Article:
17. Like Bill has said there are two main issues you bring up, crazing and durability. I don't use the term "food safe" as I have never seen a scientific definition of what this actually is. Crazing is okay if the claybody is vitrified and good kitchen hygiene is practiced, the crazing does weaken the pot though, whether it's enough to be relevant is up for debate. If clay and glaze are both fired to maturity then crazing is often the result of the glaze and clay not fitting each other. In effect the glaze is too small for the pot so as it cools in the kiln it shrinks more than the clay and h
  18. A quick Google search brought up a few candle making supply places in Egypt, heres one https://www.ubuy.com.eg/en/search/?q=candle+making&node_id=1862that sells bags of flaked soy wax. Soy wax doesn't smell nearly as bad as paraffin wax when burning off in the kiln.
  19. I find that a jiggling pressure like what the dentist does to your cheek when they inject anaesthetic (sorry best description I can think of) helps the two pieces grab onto each other. Did you see any slip squeeze out along the edges after joining the pieces? Welcome to the forum.
  20. In ceramics the oxides we predominately use for colourants are some of the transition metals (plus occasionally but not often some of the rare earth metals). Transition metals commonly used are cobalt, copper, iron, chrome, manganese, titanium (works as an opacifier, glaze variegator and colourant) and nickel. Cadmium and vanadium are also a transition metals but they aren't used in oxide form but rather incorporated into stains to make them safer to use. Zirconium is also a transition metal, it's used to opacify a glaze. Some of the colouring oxides can be used by mixing with water and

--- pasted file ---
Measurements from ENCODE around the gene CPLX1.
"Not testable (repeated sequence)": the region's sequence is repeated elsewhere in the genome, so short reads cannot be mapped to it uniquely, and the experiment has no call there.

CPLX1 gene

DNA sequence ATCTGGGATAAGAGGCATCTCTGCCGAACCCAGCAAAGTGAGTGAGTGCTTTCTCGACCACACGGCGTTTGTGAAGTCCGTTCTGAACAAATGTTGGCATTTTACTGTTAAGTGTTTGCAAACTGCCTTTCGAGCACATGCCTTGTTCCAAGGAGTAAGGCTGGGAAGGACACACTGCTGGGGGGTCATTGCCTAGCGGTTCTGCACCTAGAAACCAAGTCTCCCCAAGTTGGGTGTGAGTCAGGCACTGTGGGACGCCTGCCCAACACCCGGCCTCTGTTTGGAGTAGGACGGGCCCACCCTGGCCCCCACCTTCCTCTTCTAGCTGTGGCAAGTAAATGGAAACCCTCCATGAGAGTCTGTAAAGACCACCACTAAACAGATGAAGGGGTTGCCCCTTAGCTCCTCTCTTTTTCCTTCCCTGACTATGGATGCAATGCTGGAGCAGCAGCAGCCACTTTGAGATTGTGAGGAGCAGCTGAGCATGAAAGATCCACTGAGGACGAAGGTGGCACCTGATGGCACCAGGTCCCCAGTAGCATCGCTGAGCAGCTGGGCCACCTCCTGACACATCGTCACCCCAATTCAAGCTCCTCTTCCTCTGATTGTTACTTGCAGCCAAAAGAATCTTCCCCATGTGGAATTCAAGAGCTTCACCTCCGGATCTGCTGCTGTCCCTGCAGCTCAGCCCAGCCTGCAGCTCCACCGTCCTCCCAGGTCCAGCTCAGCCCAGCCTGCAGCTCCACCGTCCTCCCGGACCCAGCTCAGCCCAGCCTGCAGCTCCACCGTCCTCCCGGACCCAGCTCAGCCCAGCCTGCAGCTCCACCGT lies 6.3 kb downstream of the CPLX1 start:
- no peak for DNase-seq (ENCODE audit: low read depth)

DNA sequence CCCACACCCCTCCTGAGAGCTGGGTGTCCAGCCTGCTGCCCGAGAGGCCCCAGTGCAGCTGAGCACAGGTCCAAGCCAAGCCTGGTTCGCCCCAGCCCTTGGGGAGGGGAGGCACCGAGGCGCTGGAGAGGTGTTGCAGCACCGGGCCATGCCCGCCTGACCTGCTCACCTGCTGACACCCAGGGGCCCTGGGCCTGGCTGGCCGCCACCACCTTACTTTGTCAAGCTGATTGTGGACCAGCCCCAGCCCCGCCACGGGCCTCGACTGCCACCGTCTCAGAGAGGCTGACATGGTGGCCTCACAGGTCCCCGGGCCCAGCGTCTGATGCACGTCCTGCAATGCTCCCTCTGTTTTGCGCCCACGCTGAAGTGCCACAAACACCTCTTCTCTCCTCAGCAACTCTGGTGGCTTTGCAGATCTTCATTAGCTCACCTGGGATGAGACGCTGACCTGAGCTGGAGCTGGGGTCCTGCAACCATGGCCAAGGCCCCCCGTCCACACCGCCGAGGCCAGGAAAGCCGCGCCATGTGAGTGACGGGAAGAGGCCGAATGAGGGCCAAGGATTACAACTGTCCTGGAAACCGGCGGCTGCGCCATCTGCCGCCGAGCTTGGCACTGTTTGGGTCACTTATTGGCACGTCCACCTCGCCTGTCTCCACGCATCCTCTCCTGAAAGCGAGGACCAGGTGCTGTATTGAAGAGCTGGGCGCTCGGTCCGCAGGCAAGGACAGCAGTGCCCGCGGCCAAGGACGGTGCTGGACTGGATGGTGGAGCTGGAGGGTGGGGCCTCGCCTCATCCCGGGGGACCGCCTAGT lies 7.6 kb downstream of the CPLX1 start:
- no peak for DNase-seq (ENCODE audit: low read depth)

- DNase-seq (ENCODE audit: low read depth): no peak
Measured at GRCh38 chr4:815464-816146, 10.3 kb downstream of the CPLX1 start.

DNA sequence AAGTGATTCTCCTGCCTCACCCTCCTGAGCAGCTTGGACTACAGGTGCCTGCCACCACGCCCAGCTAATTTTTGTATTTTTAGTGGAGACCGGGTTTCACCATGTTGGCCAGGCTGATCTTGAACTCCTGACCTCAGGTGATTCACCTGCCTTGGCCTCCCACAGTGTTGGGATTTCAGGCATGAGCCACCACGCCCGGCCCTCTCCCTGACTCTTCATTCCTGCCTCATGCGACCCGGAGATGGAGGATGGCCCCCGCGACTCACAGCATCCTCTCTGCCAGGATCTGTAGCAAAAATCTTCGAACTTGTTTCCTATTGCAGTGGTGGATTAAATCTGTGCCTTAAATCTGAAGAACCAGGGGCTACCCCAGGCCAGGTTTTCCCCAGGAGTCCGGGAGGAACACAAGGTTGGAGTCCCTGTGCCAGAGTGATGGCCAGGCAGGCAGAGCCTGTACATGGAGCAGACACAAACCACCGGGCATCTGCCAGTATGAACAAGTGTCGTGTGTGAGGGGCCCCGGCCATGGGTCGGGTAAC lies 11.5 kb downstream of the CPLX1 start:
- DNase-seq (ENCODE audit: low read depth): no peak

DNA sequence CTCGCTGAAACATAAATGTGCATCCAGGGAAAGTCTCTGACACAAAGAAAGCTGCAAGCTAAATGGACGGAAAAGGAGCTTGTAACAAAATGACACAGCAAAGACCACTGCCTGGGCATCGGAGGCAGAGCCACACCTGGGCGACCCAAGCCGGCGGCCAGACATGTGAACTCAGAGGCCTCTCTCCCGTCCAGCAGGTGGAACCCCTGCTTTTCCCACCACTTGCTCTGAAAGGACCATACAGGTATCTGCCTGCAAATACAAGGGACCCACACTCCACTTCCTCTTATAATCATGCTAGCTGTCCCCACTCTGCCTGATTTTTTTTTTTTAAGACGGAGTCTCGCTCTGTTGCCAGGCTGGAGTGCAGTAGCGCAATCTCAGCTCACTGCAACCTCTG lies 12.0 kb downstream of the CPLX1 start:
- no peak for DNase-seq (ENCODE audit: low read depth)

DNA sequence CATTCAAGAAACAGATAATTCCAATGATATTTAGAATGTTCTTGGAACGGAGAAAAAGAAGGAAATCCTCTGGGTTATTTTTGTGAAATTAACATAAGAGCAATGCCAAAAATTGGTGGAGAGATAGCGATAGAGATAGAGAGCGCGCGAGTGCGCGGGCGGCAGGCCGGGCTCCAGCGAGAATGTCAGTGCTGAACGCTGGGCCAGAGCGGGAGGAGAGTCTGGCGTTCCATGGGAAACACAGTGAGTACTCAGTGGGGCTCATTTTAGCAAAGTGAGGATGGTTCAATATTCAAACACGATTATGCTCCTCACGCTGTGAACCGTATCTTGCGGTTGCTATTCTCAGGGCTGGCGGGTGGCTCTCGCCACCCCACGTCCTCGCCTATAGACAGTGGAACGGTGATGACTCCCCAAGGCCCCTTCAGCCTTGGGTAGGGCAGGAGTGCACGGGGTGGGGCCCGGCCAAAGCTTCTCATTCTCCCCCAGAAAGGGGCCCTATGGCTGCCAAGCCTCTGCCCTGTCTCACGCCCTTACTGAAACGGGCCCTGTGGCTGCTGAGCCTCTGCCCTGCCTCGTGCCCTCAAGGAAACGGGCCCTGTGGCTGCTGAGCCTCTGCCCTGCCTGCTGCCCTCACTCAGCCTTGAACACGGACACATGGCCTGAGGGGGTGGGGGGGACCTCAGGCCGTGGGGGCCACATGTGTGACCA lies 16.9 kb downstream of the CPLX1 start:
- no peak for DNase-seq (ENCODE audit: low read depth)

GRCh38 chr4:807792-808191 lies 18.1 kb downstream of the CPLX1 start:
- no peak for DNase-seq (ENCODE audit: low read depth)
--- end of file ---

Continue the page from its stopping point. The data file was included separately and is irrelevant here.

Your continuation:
21. Glad you found a schedule that works! I wonder if you might be able to skip the hold at the middle drop temperature and go from the end of the top hold to 1900F and hold there. If the glaze is still fluid enough at 1900F to heal pinholes this (in theory) should work.
  22. Going forward see if leaving the wax resist dry for longer helps avoid this. If you are making your own black resist you could try another brand of the resist itself, some definitely work better than others.
  23. If the porcelain has been fired to maturity it won't stain/discolour.
  24. I would hazard a guess that the Aardvark Soldate 60 might have more flux than the Cavener version of it, she fires to cone 2 and notes her version of Soldate 60 easily goes above cone 10. Is it Greenstripe fireclay that you like in the Aardvark Soldate 60? It's very straightforward to test absorption, link here on how to do that and slump testing also.